How to Become a Heating, Air Conditioning, or Refrigeration Mechanic and Installer
A technician inspects the filter on a roof top air conditioning unit.
Because HVACR systems are increasingly complex, employers generally prefer applicants with postsecondary education or those who have completed an apprenticeship. Some states and localities require technicians to be licensed.
A growing number of HVACR technicians receive postsecondary instruction from technical and trade schools or community colleges that offer programs in heating, air conditioning, and refrigeration. These programs generally last from 6 months to 2 years and lead to a certificate or an associate’s degree.
High school students interested in becoming an HVACR technician should take courses in shop, math, and physics. Knowledge of plumbing or electrical work and a basic understanding of electronics is also helpful.
Some HVACR technicians learn their trade on the job, although this is becoming much less common. Those who do usually begin by assisting experienced technicians with basic tasks, such as insulating refrigerant lines or cleaning furnaces. In time, they move on to more difficult tasks, including cutting and soldering pipes or checking electrical circuits.
Some technicians receive their training through an apprenticeship. Applicants for apprenticeships must have a high school diploma or general equivalency degree (GED). Math and reading skills are essential.
Apprenticeship programs usually last 3 to 5 years. Each year, apprentices must have at least 2,000 hours of on-the-job training and a minimum of 144 hours of related technical education. Over the course of the apprenticeship, technicians become familiar with subjects such as safety practices, blueprint reading, and how to use tools. They also learn about the numerous systems that heat and cool buildings. To enter an apprenticeship program, a trainee must meet the following requirements:
- Be at least 18 years old
- Have a high school diploma or equivalent
- Pass a basic math test
- Pass substance abuse screening
- Have a valid driver’s license
Apprenticeship programs frequently are run by joint committees representing local chapters of various organizations, including the following:
Licenses, Certifications, and Registrations
Whether having learned the occupation through postsecondary education or through other means, HVACR technicians may take several different tests that measure their skills. These tests require different levels of experience. Technicians with relevant coursework and less than 2 years of experience may take the “entry-level” certification exams. These exams test basic competency in residential heating and cooling, light commercial heating and cooling, and commercial refrigeration. Technicians can take the exams at technical and trade schools.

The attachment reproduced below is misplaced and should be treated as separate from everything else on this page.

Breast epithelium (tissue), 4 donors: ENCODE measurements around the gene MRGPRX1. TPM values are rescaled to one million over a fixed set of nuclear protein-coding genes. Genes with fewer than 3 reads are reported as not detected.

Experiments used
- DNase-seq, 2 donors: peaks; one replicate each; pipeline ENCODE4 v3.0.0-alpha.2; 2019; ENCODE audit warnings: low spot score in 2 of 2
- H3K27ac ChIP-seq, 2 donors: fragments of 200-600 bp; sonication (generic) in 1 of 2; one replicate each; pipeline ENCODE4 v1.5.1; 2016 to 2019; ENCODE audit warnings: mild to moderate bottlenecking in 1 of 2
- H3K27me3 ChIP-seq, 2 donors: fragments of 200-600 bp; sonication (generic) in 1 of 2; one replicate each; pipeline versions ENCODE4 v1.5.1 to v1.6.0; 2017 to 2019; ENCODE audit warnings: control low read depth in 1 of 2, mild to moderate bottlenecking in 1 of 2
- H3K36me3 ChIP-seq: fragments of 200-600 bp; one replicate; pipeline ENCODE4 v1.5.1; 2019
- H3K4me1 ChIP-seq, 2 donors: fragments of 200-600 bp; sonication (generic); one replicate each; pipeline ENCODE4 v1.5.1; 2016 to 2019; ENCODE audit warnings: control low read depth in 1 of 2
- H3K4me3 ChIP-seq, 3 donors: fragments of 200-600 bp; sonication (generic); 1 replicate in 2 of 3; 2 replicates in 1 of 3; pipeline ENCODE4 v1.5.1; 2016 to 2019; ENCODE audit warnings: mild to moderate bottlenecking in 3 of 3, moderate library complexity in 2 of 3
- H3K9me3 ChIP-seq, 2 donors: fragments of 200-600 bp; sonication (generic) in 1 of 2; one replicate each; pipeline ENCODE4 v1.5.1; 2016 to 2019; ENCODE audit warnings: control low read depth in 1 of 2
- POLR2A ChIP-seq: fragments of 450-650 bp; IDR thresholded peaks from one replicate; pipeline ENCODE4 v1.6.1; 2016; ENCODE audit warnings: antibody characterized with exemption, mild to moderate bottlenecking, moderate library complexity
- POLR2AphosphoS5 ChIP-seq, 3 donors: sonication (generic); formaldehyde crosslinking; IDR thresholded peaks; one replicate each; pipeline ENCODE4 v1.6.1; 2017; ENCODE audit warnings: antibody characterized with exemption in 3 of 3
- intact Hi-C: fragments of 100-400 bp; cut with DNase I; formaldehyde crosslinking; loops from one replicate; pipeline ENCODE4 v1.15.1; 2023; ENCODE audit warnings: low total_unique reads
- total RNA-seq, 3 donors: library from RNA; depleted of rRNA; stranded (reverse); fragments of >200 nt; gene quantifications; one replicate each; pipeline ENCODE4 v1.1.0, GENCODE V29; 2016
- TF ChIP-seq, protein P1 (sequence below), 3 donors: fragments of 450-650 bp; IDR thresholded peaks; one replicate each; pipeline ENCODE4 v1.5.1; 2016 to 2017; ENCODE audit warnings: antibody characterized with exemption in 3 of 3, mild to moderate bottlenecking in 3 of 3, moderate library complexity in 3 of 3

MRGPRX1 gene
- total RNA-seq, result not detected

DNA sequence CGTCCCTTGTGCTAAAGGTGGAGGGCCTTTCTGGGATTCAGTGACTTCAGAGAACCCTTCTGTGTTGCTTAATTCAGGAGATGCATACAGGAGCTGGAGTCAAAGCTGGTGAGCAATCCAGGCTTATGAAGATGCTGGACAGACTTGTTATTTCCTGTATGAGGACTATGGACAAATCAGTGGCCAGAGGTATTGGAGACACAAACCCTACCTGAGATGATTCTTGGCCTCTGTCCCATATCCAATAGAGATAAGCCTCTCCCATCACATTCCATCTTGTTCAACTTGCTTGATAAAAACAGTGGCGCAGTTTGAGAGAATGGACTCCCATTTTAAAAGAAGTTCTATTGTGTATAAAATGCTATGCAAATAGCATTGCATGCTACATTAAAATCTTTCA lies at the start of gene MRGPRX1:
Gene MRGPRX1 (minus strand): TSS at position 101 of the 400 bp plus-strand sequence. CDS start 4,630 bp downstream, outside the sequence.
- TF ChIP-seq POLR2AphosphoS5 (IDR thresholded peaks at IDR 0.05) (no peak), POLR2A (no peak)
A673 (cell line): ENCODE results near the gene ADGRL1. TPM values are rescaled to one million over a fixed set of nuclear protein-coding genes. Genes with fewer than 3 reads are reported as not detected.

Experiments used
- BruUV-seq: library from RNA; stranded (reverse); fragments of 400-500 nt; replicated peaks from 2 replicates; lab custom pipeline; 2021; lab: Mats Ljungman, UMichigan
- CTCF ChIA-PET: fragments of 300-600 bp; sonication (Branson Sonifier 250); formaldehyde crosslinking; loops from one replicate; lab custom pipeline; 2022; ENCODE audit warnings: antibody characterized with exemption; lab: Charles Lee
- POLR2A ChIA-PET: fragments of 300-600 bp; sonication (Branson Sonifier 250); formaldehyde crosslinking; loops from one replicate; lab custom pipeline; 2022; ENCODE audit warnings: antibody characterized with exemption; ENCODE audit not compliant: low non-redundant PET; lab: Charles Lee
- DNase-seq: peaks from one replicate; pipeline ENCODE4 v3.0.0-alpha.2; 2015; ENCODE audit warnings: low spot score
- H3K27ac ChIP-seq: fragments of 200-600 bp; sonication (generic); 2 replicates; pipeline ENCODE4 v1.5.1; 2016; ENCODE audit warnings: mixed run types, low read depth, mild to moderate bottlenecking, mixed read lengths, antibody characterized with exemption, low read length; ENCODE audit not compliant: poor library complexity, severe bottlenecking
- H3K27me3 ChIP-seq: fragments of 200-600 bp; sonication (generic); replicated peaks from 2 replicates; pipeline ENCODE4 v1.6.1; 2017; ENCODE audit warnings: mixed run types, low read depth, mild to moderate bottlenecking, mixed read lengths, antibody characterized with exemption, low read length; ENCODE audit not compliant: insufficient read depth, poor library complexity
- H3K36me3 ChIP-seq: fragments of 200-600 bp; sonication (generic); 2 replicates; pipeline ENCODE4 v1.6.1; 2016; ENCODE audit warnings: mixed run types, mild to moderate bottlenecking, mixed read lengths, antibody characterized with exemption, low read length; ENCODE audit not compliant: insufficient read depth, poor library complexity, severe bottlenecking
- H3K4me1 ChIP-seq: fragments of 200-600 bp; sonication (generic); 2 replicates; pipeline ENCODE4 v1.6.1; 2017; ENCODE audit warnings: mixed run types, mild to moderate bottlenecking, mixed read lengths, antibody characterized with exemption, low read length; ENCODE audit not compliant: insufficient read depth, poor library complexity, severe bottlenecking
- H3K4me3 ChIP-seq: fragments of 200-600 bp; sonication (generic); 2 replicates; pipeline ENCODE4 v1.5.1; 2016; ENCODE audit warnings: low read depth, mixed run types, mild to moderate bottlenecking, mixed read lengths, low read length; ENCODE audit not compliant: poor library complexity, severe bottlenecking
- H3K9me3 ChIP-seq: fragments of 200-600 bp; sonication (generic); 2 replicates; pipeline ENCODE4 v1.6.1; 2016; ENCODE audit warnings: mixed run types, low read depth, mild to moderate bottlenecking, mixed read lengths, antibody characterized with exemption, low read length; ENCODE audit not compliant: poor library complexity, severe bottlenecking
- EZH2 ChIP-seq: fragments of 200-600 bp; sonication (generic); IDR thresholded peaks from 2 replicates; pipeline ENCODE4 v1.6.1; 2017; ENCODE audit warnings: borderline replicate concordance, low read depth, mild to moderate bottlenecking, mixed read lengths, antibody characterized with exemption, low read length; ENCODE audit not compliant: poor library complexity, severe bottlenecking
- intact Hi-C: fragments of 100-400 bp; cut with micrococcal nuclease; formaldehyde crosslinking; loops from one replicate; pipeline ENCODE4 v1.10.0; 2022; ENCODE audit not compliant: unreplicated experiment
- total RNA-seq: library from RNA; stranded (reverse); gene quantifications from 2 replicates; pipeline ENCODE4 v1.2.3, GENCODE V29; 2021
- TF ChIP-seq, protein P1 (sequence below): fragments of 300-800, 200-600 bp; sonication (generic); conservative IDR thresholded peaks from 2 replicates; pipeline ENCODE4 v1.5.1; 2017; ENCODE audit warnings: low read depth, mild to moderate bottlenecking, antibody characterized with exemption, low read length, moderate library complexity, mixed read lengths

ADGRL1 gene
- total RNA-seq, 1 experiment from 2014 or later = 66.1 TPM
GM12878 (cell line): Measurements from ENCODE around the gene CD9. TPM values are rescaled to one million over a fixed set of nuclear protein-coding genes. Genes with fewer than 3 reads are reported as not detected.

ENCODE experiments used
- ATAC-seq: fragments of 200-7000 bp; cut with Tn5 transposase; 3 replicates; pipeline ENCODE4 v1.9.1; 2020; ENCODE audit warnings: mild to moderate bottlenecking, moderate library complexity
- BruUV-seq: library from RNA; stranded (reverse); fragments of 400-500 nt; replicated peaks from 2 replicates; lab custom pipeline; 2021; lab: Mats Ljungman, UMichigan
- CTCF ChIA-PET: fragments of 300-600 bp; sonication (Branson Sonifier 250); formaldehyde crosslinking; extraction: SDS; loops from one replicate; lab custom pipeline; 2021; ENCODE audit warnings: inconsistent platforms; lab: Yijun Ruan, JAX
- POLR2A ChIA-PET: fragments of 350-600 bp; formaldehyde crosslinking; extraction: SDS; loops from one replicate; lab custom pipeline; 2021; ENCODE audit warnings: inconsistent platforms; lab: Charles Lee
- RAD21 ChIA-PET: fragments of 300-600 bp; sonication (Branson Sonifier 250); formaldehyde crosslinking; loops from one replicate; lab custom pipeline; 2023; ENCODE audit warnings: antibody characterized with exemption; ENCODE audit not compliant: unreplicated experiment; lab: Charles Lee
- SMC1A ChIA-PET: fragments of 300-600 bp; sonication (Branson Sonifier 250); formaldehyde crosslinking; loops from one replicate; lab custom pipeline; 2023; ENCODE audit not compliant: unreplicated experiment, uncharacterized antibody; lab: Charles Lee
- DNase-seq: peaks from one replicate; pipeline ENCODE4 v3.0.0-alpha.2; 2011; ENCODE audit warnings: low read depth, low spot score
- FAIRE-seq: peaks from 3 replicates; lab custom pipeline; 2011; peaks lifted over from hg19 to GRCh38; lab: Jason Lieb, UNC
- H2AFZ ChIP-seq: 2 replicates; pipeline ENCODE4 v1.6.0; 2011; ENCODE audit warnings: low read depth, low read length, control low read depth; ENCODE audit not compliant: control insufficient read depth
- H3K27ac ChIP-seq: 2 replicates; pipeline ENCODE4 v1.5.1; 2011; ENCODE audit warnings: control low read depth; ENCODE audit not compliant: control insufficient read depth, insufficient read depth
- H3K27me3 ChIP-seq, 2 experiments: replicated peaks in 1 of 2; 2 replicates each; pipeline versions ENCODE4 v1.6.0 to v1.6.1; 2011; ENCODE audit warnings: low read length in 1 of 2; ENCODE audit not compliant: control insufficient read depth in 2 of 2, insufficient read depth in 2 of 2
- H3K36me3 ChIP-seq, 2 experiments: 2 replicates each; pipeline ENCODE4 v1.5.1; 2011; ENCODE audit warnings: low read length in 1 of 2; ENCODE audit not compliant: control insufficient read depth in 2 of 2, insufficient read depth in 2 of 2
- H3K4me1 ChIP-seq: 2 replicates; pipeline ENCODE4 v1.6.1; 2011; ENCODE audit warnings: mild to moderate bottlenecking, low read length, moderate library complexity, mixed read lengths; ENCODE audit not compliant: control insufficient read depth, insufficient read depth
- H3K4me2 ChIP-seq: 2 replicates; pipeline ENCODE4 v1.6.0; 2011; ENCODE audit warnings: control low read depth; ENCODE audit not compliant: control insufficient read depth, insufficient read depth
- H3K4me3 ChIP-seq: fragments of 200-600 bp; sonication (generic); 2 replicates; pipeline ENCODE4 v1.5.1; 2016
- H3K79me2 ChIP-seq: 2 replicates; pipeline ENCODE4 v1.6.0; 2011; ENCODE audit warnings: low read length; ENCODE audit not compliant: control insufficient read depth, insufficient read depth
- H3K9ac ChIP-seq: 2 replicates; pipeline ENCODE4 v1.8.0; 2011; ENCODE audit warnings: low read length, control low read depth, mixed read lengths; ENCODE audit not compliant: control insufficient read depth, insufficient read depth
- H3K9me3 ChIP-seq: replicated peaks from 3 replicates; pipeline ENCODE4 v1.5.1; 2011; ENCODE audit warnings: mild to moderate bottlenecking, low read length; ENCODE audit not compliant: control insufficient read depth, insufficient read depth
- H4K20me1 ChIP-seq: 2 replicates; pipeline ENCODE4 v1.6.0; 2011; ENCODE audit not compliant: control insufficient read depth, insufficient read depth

HVACR technicians who have at least 1 year of installation experience and 2 years of maintenance and repair experience can take a number of specialized exams. These exams certify their competency in working with specific types of equipment, such as oil-burning furnaces or compressed-refrigerant cooling systems. Many organizations offer certifying exams. For example, the North American Technician Excellence offers the Industry Competency Exam; HVAC Excellence offers a Secondary Employment Ready Exam, a Secondary Heat exam, and a Heat Plus exam; the National Occupational Competency Testing Institute offers a secondary exam; and the Refrigeration Service Engineers Society offers two levels of certification.
Certifications can be helpful because they show that the technician has specific competencies. Some employers actively seek out industry-certified HVACR technicians.
Some states and localities require HVACR technicians to be licensed. Although specific licensing requirements vary, all candidates must pass an exam.
In addition, the U.S. Environmental Protection Agency (EPA) requires all technicians who buy or work with refrigerants to be certified in proper refrigerant handling. To become certified, technicians must pass a written exam specific to one of three specializations: Type I—servicing small appliances; Type II—high-pressure refrigerants; and Type III—low-pressure refrigerants. Many trade schools, unions, and employer associations offer training programs designed to prepare students for the EPA exam.
Customer-service skills. HVACR technicians often work in customers’ homes or business offices, so it is important that they are friendly, polite, and punctual. Repair technicians must sometimes deal with unhappy customers whose heating or air conditioning is not working.
Detail oriented. HVACR technicians must carefully maintain records of all work performed. The records must include what work was performed and the time it took, and list specific parts and equipment that were used.
Mechanical skills. HVACR technicians install and work on complicated climate-control systems. Workers must understand the HVAC components and be able to properly assemble, disassemble, and if needed, program them.
Physical strength. Workers may have to lift and support heavy equipment and components, often without help.
Time-management skills. HVACR technicians often have a set number of daily maintenance calls. They should be able to keep a schedule and complete all necessary repairs or tasks.
Troubleshooting skills. Heating, air conditioning, and refrigeration systems involve many intricate parts. To repair malfunctioning systems, technicians must be able to identify problems and then determine the best way to repair it.